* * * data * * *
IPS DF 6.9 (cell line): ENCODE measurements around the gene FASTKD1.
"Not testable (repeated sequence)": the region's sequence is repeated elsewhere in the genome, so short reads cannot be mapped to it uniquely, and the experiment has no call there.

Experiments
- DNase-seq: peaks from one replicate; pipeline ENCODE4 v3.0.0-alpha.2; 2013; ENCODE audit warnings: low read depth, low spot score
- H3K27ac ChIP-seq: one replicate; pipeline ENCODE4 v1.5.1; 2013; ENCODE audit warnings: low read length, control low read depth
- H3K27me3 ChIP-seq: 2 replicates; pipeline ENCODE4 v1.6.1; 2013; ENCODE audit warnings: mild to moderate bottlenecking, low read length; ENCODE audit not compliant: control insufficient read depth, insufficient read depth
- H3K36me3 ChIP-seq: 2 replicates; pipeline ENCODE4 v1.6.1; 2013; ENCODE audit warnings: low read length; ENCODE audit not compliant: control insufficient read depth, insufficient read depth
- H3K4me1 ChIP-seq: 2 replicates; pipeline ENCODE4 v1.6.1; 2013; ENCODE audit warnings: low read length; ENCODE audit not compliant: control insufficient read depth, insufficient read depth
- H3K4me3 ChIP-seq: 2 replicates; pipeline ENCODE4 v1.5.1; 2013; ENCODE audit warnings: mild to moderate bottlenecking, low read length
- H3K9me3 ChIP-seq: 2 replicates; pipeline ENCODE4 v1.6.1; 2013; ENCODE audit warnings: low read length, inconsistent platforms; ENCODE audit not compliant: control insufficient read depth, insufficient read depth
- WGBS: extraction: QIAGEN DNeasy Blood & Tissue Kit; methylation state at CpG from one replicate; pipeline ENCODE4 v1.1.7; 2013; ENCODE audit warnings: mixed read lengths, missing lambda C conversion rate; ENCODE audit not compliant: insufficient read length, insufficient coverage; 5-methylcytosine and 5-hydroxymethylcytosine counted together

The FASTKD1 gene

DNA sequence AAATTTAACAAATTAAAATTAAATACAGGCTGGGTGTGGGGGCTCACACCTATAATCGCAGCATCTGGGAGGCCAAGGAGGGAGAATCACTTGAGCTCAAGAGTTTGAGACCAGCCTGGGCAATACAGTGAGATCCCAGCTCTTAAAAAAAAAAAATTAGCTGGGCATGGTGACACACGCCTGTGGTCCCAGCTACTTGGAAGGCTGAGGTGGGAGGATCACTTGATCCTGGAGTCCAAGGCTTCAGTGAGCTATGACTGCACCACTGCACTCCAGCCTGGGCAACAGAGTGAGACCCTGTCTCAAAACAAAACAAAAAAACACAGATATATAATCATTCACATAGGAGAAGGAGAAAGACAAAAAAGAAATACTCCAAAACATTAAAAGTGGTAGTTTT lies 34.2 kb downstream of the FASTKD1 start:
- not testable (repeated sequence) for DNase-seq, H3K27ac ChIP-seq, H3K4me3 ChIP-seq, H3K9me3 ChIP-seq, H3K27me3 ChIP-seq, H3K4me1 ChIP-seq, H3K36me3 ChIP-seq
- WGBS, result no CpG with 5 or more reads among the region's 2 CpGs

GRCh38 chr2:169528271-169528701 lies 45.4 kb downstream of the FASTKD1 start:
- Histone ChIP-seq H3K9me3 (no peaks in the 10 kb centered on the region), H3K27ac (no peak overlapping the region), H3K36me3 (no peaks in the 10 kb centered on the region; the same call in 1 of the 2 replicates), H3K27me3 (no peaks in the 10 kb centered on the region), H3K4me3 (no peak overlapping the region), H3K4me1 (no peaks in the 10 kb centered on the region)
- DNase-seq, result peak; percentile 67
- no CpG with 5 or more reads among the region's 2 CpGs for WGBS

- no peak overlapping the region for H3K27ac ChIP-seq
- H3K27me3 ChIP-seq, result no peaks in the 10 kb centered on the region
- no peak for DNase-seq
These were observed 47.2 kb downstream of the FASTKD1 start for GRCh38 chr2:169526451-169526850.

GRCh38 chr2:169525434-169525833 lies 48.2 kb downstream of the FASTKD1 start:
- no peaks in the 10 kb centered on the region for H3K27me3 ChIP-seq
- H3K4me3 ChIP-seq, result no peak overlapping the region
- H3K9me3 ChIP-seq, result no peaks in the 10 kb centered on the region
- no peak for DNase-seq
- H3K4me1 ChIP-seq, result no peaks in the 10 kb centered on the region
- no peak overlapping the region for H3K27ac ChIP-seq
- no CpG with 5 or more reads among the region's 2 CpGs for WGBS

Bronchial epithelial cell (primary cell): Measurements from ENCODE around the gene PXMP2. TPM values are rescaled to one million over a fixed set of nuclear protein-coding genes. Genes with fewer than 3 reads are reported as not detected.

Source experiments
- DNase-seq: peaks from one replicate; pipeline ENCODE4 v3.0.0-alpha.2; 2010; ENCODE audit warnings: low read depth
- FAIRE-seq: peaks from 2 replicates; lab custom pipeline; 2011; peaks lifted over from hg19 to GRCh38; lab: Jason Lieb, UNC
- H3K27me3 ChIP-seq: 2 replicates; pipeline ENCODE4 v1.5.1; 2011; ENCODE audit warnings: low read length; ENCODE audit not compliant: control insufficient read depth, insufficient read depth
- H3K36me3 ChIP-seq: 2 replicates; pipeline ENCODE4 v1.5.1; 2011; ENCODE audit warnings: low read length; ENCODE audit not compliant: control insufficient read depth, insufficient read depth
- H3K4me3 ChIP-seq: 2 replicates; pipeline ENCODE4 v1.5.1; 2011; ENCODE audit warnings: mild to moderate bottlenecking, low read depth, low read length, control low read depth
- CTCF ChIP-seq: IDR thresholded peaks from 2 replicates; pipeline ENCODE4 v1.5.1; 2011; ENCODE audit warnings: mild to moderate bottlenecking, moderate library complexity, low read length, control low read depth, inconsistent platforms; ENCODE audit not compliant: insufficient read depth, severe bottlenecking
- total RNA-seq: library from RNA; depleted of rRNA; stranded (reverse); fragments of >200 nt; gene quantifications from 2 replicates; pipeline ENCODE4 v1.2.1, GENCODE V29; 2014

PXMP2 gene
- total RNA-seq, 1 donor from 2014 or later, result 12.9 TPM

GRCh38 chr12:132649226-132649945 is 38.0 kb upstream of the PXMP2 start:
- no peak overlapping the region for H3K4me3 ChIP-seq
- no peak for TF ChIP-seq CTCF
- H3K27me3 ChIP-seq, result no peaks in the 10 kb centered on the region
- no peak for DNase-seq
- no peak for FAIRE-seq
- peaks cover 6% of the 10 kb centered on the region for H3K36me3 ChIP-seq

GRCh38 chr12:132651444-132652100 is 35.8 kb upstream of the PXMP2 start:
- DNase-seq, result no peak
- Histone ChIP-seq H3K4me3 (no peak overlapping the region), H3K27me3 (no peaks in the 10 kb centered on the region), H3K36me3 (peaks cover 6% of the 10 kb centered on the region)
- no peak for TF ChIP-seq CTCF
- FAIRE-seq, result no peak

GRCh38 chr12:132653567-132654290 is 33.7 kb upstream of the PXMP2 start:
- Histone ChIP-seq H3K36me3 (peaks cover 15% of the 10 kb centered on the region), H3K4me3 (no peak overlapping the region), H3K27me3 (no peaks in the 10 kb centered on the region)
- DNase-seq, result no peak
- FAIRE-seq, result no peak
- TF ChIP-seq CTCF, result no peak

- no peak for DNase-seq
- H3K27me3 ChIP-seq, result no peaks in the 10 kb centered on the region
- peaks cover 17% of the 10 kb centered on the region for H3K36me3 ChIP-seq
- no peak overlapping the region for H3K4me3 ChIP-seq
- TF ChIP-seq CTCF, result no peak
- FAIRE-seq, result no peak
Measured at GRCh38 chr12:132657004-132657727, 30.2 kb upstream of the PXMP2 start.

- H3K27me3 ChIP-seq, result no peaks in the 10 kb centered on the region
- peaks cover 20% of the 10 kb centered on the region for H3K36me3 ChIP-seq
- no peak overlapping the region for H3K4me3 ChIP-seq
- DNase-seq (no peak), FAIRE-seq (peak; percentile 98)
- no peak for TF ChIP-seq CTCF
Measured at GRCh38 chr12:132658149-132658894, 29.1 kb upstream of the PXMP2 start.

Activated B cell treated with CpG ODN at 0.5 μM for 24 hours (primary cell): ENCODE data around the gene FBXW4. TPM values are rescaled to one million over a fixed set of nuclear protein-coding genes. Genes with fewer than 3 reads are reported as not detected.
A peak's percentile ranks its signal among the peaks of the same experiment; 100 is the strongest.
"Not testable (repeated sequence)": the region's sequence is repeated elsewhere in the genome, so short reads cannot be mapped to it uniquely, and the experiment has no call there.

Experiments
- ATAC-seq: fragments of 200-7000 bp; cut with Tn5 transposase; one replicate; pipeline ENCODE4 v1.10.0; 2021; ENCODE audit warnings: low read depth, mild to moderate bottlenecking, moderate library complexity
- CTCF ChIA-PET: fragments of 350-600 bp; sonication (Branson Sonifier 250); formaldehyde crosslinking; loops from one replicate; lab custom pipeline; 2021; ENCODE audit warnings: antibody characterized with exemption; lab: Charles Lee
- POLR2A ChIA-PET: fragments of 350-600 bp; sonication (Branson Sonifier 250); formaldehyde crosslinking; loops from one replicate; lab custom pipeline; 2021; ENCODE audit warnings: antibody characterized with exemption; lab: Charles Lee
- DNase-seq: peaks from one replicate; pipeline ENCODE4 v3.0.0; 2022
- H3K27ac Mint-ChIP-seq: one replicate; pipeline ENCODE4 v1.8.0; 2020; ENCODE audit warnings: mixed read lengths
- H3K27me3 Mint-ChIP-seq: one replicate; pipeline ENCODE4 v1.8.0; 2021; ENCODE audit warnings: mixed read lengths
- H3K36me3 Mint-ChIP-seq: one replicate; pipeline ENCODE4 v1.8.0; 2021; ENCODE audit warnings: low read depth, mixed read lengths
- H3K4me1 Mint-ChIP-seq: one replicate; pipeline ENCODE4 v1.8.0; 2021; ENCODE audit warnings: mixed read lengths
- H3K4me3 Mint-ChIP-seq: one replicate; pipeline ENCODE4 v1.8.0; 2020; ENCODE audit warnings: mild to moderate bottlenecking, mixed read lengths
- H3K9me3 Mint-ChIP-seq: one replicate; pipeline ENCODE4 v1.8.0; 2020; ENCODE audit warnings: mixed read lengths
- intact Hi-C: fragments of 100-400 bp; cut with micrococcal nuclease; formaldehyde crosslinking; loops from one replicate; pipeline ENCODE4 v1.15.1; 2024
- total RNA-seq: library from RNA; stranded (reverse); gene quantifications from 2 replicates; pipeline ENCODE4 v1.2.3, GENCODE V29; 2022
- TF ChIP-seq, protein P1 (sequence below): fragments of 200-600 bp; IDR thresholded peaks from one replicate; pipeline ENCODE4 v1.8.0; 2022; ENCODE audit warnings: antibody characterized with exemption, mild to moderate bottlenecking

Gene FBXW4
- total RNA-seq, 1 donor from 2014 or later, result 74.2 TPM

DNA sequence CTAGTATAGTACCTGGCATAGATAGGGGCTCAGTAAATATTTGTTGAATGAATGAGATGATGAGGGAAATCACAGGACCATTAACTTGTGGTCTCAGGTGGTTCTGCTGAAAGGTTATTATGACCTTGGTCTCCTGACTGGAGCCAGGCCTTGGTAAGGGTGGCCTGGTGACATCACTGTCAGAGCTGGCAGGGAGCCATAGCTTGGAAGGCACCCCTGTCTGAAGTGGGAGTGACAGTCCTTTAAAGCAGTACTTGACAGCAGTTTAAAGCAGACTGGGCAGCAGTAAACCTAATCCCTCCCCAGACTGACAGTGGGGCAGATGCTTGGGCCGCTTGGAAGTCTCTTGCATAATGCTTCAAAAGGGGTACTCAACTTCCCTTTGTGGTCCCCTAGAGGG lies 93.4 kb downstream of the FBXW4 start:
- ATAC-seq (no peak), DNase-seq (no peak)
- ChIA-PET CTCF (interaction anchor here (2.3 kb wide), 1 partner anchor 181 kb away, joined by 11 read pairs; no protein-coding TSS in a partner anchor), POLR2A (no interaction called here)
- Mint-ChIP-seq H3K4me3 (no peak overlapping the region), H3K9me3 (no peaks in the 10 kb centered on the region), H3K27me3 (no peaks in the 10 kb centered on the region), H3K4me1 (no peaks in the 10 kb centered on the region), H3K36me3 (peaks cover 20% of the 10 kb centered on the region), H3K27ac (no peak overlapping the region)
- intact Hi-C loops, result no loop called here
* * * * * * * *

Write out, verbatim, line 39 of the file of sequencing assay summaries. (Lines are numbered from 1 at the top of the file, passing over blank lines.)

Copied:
- CTCF ChIP-seq: IDR thresholded peaks from 2 replicates; pipeline ENCODE4 v1.5.1; 2011; ENCODE audit warnings: mild to moderate bottlenecking, moderate library complexity, low read length, control low read depth, inconsistent platforms; ENCODE audit not compliant: insufficient read depth, severe bottlenecking